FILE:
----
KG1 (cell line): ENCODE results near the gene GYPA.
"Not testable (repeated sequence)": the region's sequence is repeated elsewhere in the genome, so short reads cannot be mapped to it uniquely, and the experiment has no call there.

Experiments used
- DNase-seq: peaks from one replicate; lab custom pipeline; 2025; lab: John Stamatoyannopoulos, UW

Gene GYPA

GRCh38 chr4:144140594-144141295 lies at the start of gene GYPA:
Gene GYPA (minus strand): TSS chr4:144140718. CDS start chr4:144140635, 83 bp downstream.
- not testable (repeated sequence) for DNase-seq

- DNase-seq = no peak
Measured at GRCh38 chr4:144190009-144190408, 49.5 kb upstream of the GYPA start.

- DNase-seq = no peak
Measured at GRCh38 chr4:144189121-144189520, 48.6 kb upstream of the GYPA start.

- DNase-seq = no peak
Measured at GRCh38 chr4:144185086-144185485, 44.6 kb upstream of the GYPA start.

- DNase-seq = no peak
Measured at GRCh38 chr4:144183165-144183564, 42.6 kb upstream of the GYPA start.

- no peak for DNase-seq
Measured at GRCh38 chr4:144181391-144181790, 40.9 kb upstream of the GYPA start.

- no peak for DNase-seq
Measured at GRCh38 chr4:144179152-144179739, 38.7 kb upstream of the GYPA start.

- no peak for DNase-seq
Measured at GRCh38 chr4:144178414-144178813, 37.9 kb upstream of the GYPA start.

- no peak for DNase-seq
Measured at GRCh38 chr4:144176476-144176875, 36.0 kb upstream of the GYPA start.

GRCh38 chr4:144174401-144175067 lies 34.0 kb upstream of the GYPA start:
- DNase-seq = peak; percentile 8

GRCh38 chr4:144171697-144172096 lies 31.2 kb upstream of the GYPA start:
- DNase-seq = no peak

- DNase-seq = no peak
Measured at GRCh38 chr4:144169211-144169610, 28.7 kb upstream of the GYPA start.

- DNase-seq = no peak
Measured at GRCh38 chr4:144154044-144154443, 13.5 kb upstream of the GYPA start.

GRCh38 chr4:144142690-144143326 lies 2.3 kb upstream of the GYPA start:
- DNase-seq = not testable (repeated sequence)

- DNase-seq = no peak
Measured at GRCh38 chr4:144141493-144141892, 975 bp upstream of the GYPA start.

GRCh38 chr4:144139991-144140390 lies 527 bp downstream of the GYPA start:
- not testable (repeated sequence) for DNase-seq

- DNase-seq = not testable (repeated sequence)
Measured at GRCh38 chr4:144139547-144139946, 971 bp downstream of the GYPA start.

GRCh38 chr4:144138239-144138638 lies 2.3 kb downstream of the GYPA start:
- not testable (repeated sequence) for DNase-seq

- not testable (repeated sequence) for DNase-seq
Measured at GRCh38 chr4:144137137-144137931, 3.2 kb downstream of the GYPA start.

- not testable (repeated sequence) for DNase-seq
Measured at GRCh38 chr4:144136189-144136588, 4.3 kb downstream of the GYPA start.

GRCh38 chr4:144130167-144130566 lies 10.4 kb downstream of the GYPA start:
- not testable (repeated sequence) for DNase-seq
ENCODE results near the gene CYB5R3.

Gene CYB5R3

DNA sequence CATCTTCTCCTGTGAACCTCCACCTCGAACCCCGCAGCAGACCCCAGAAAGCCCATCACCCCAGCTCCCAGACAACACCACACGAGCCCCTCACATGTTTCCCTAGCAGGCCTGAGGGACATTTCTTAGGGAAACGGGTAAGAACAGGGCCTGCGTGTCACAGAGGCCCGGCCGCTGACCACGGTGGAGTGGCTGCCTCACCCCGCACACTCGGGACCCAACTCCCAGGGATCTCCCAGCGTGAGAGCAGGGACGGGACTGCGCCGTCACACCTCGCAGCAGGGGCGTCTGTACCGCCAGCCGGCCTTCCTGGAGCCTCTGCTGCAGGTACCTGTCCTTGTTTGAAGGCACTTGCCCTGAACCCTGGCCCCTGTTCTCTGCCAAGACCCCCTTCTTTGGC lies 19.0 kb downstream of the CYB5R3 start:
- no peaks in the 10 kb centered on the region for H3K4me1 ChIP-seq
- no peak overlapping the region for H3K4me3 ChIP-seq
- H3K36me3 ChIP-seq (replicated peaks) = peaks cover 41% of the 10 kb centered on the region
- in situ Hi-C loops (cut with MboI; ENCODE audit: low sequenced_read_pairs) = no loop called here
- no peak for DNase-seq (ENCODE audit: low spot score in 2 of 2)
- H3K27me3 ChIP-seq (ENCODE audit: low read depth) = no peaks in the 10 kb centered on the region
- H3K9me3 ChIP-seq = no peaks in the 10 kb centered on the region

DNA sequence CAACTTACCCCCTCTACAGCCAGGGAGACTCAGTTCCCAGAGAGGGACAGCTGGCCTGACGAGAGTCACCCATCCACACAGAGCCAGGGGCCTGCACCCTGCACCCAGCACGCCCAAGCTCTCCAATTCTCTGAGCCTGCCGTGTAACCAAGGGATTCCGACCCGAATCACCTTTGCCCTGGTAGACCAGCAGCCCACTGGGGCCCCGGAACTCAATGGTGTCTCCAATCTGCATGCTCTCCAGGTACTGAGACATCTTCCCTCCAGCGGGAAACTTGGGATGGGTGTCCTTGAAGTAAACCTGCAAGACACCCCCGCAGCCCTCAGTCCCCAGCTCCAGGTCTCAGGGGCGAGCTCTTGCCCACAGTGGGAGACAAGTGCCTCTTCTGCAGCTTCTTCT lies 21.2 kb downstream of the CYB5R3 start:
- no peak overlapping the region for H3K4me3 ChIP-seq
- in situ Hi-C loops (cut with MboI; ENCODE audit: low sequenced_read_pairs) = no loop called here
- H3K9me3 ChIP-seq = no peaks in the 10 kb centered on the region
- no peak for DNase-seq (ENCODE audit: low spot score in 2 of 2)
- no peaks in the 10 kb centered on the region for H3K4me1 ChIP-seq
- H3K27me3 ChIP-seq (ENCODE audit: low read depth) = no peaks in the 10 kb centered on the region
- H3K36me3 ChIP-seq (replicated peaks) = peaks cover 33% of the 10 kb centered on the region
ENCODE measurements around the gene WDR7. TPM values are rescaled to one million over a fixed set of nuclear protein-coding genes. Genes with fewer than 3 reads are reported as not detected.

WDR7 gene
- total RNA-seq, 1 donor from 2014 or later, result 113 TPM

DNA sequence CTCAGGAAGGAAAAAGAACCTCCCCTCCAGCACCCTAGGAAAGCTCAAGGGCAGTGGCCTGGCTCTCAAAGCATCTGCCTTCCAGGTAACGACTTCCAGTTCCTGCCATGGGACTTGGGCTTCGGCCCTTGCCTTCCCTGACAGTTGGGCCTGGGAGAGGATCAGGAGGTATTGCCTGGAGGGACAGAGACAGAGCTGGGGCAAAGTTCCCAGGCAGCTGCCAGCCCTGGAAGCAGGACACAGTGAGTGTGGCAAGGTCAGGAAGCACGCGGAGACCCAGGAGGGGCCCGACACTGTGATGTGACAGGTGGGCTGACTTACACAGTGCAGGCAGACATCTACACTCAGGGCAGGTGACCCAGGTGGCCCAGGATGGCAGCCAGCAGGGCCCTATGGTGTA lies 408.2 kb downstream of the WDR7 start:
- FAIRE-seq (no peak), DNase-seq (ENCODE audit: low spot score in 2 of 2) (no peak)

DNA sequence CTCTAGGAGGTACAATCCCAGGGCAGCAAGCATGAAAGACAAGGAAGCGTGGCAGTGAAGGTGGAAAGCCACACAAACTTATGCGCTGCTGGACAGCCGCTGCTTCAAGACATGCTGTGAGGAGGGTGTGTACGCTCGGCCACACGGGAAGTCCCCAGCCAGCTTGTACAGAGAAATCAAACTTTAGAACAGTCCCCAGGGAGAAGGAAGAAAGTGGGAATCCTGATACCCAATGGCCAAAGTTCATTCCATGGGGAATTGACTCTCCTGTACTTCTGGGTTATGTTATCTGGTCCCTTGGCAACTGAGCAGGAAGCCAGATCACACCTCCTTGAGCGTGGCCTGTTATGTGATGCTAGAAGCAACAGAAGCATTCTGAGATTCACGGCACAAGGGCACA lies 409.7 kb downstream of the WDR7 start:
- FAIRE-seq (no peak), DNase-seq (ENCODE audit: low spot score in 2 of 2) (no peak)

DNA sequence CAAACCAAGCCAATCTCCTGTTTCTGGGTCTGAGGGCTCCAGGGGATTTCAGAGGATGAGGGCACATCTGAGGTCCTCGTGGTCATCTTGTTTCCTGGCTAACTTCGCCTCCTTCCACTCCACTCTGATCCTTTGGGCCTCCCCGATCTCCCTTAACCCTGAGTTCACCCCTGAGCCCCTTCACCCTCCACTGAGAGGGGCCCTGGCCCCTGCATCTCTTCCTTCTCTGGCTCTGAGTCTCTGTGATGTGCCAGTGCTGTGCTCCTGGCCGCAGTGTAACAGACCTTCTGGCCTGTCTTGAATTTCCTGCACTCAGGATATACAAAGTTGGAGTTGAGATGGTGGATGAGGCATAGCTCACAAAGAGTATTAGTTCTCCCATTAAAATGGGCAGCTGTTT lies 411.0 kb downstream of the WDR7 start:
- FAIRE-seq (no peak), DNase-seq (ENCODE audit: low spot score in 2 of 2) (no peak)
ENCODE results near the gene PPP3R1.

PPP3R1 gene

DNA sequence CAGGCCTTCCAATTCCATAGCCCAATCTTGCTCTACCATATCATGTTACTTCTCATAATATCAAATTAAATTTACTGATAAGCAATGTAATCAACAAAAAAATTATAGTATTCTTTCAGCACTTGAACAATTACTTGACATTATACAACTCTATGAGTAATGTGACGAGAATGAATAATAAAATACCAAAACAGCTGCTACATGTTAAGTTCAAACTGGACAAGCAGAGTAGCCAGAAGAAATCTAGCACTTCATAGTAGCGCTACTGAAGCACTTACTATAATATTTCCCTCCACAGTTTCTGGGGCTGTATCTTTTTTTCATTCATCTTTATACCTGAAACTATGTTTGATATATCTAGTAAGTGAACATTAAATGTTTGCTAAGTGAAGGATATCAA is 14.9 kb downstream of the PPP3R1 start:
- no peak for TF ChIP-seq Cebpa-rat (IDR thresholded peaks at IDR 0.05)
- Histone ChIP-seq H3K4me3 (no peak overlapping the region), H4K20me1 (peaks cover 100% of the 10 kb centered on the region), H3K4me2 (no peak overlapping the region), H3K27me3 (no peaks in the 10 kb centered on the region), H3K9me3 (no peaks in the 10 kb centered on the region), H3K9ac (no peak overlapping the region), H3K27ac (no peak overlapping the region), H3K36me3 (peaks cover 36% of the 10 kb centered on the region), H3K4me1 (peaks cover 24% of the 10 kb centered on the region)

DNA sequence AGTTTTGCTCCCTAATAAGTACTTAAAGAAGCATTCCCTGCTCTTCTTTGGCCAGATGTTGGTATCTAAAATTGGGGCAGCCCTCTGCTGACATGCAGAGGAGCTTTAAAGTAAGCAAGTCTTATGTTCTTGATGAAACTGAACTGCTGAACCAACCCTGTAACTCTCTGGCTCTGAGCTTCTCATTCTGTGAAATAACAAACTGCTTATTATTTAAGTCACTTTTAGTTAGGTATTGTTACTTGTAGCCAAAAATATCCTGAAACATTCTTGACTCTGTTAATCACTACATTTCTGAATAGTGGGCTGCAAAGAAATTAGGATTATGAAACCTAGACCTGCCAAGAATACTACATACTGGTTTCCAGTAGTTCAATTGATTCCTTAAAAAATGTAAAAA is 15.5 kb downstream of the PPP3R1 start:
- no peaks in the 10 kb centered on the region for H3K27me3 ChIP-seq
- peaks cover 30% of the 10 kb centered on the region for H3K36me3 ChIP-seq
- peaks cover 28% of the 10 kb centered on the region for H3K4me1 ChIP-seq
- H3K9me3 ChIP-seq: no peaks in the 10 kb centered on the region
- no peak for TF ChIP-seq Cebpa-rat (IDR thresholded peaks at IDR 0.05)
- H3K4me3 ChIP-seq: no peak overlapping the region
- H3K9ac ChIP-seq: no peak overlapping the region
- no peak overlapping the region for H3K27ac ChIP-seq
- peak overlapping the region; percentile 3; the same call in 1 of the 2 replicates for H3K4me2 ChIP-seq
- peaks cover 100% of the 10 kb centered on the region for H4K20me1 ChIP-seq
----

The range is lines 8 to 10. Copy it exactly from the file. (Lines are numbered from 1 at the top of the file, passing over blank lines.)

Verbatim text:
- not testable (repeated sequence) for DNase-seq

- DNase-seq = no peak
Measured at GRCh38 chr4:144190009-144190408, 49.5 kb upstream of the GYPA start.